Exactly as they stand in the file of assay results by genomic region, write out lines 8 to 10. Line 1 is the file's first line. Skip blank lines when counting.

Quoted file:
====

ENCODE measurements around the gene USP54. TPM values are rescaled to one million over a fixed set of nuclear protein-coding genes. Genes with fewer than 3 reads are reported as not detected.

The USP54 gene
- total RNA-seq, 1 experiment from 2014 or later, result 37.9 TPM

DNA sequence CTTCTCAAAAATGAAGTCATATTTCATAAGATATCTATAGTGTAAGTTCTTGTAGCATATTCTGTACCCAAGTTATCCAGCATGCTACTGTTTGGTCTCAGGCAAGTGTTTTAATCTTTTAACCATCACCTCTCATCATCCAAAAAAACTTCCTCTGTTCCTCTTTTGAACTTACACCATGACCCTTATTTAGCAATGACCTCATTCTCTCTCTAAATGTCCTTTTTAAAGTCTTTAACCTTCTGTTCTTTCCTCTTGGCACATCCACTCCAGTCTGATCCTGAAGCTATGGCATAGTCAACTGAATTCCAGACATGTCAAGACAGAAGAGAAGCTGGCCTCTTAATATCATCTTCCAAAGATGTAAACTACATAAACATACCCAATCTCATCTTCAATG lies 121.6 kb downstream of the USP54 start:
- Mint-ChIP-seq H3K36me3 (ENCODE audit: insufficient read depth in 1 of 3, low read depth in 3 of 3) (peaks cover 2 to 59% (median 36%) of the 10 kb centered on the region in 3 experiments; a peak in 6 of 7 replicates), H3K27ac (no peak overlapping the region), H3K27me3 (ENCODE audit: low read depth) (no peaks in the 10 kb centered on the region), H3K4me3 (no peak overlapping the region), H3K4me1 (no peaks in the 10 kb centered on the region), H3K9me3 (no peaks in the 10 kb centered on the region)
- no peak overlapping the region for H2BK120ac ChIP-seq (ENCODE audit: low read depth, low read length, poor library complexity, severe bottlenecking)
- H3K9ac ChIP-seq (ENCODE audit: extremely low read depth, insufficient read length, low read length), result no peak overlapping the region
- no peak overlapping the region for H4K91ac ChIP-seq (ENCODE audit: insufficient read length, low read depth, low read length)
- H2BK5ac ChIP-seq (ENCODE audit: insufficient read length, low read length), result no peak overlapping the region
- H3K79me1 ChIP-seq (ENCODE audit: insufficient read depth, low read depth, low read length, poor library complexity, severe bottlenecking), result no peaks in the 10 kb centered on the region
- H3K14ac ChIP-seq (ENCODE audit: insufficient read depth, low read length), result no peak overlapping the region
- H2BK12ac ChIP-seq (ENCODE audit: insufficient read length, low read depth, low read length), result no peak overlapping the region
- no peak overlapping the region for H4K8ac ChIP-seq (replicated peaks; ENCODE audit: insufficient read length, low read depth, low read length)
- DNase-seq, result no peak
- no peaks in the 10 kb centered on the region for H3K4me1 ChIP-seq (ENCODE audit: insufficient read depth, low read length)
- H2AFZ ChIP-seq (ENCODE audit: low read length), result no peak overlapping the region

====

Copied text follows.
- no peak overlapping the region for H4K91ac ChIP-seq (ENCODE audit: insufficient read length, low read depth, low read length)
- H2BK5ac ChIP-seq (ENCODE audit: insufficient read length, low read length), result no peak overlapping the region
- H3K79me1 ChIP-seq (ENCODE audit: insufficient read depth, low read depth, low read length, poor library complexity, severe bottlenecking), result no peaks in the 10 kb centered on the region